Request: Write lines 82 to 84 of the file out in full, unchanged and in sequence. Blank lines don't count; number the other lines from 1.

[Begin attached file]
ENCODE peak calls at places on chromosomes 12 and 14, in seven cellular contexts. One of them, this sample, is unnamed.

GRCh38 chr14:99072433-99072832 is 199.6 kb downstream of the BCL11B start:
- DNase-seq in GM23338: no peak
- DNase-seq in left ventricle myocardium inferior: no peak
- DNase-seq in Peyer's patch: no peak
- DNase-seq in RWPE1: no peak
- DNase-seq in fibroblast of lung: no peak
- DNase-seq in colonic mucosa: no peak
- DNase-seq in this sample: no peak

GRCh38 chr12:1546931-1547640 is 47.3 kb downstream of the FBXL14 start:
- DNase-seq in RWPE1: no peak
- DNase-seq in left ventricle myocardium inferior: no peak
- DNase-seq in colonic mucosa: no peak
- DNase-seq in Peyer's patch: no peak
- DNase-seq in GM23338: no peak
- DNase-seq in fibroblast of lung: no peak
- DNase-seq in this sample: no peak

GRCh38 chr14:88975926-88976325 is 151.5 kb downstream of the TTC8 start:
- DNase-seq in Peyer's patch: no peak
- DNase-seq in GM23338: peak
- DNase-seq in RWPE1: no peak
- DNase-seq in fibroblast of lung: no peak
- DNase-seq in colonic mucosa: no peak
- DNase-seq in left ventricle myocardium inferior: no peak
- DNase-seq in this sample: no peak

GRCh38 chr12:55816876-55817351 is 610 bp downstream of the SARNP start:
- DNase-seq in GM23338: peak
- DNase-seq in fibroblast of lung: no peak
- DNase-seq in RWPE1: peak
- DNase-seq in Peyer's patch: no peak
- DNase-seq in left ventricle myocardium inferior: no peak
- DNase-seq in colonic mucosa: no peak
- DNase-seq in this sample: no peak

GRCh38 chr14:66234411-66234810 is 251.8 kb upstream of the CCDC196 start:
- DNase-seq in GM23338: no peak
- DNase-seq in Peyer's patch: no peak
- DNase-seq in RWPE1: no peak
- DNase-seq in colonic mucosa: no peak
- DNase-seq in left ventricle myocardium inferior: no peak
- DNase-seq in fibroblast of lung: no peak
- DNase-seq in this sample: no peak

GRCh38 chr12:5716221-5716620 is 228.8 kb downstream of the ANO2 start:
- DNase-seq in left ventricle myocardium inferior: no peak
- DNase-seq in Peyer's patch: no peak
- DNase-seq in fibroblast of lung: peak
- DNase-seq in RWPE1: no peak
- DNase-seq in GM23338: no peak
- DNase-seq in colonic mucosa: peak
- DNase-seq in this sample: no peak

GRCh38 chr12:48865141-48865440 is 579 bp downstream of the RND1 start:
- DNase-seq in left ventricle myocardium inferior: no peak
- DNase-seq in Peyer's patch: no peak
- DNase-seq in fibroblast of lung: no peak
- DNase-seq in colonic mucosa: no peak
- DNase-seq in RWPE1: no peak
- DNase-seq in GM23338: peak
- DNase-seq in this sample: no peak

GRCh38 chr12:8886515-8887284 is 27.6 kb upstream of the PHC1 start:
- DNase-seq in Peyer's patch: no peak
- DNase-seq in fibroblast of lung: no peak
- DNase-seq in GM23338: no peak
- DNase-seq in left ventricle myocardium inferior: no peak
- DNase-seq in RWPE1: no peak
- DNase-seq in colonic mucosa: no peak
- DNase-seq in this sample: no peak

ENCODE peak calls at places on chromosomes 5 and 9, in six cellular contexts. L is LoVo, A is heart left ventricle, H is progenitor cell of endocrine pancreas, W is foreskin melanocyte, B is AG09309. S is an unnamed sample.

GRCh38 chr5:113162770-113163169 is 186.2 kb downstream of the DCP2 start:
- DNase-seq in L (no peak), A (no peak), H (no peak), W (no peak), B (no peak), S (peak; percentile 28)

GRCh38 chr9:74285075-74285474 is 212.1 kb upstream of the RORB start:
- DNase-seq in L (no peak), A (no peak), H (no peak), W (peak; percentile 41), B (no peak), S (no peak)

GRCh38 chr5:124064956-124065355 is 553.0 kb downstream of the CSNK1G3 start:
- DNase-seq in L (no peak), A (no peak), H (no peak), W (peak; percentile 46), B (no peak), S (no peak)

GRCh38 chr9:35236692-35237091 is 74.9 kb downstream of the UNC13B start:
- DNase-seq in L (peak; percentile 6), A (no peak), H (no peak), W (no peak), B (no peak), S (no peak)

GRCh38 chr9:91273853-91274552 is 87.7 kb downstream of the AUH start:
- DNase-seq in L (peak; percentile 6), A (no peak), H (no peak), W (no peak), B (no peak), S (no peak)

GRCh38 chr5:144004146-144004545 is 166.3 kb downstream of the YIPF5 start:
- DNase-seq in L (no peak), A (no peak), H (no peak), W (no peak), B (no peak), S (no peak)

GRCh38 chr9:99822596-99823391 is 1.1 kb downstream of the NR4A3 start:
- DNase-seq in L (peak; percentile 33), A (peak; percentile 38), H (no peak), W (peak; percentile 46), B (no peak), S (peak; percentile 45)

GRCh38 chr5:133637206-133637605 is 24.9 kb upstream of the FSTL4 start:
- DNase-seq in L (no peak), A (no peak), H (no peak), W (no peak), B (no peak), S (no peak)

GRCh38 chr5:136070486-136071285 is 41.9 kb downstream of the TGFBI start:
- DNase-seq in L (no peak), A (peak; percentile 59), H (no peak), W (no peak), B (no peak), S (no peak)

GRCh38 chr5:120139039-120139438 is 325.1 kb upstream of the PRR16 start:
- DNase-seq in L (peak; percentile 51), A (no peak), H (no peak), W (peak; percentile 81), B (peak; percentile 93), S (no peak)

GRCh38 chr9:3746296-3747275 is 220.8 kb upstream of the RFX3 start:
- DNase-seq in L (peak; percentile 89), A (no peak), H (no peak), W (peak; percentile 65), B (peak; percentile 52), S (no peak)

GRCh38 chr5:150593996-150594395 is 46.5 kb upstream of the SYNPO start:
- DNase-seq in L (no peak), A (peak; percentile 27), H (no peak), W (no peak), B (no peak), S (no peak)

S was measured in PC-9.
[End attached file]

- DNase-seq in L (no peak), A (no peak), H (no peak), W (no peak), B (no peak), S (no peak)

GRCh38 chr5:136070486-136071285 is 41.9 kb downstream of the TGFBI start:
- DNase-seq in L (no peak), A (peak; percentile 59), H (no peak), W (no peak), B (no peak), S (no peak)